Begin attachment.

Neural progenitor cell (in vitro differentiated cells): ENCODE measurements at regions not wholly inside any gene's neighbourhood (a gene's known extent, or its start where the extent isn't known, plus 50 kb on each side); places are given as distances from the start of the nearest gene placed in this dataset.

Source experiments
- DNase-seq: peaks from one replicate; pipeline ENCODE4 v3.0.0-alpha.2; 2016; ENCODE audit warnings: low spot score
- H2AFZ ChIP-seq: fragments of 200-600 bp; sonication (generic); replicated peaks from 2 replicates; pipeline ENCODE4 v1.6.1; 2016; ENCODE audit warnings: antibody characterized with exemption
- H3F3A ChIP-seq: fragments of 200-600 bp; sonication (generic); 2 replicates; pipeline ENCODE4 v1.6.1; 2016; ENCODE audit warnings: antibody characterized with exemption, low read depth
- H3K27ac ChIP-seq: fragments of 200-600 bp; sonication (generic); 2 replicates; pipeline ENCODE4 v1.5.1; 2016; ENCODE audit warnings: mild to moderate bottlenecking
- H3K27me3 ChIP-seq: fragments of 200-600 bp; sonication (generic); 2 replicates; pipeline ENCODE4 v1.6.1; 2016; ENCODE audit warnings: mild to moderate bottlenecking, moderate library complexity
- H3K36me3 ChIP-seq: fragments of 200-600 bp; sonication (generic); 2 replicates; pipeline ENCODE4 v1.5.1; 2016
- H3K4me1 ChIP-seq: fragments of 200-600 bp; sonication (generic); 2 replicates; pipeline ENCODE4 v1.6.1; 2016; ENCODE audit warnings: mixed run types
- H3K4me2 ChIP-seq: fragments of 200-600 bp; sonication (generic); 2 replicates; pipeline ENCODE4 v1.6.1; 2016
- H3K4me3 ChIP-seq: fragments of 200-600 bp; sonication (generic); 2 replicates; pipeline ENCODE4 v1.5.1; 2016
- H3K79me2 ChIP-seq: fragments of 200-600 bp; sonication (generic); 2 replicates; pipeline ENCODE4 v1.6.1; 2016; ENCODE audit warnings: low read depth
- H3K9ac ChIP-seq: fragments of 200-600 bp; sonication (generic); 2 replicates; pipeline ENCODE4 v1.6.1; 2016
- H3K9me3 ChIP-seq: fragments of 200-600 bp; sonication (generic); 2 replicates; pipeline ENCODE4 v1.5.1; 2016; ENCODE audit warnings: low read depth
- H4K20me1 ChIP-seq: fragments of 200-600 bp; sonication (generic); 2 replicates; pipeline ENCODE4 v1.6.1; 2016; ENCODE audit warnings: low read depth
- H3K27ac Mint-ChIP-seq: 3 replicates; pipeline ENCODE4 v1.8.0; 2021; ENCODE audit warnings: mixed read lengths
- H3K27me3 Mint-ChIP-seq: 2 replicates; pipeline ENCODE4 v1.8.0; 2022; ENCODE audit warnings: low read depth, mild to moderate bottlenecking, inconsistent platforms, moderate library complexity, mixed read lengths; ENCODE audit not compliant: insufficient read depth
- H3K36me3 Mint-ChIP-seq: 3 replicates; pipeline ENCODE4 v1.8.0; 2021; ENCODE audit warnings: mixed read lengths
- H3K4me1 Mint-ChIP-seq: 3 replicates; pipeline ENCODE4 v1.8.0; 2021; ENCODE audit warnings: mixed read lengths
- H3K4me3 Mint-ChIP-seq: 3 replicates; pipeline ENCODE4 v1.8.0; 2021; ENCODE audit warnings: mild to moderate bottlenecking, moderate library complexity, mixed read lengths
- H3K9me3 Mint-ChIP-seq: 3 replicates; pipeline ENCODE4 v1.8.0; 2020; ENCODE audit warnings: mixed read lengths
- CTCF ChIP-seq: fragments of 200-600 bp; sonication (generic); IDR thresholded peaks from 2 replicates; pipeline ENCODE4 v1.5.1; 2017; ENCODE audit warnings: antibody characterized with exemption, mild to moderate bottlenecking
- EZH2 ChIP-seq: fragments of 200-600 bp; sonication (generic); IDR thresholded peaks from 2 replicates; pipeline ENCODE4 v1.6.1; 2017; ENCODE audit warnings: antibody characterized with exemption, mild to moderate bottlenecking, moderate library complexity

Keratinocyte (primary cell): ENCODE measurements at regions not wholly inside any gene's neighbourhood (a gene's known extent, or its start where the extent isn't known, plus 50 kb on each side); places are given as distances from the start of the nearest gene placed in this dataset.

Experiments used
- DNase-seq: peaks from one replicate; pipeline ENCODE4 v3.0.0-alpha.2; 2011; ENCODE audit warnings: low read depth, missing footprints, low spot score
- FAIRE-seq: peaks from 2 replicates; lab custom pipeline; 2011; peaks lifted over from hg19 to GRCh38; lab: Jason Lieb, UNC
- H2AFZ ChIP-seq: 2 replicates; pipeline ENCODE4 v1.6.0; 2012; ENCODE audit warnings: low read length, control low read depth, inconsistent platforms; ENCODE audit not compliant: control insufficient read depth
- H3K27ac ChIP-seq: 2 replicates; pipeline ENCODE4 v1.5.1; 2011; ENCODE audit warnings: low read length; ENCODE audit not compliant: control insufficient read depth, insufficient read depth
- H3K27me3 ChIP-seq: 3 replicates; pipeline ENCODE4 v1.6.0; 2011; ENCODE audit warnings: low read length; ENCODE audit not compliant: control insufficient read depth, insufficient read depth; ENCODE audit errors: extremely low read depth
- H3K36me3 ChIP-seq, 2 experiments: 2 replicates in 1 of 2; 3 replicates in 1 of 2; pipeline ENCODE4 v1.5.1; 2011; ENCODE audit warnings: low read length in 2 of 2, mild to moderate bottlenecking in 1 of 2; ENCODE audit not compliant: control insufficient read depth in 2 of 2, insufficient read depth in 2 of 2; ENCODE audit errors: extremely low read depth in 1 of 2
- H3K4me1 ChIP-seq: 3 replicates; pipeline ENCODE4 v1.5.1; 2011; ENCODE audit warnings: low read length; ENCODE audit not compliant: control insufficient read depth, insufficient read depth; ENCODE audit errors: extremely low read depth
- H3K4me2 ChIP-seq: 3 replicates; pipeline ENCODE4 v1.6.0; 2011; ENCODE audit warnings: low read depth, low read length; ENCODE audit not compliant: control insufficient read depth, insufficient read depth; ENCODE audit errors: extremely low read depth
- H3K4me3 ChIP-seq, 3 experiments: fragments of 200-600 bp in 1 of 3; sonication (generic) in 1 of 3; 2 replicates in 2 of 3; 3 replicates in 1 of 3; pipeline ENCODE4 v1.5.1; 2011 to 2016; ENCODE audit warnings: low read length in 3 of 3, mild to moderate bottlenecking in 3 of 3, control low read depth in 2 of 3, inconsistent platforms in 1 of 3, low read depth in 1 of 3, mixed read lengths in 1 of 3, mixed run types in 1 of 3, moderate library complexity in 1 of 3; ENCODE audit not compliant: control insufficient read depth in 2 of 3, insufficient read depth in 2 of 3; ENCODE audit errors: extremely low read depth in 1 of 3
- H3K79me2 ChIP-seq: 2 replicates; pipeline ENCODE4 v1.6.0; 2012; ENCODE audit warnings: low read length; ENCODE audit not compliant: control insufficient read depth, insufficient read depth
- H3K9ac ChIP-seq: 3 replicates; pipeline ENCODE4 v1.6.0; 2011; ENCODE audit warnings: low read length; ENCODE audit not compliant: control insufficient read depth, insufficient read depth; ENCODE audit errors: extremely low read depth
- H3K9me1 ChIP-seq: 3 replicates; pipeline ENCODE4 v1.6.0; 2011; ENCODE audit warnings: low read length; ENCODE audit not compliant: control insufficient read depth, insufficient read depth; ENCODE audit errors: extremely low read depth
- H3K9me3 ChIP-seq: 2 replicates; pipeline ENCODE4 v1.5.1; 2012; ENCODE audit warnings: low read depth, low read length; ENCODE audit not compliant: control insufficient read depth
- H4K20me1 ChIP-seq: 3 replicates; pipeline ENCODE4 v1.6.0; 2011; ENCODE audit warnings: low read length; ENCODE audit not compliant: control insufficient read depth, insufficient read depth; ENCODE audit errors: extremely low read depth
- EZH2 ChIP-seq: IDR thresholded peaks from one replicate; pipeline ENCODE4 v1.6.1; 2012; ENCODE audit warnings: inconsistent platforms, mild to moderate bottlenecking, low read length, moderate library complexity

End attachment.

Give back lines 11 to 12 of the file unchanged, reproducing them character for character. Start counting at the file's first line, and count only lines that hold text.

- H3K4me3 ChIP-seq: fragments of 200-600 bp; sonication (generic); 2 replicates; pipeline ENCODE4 v1.5.1; 2016
- H3K79me2 ChIP-seq: fragments of 200-600 bp; sonication (generic); 2 replicates; pipeline ENCODE4 v1.6.1; 2016; ENCODE audit warnings: low read depth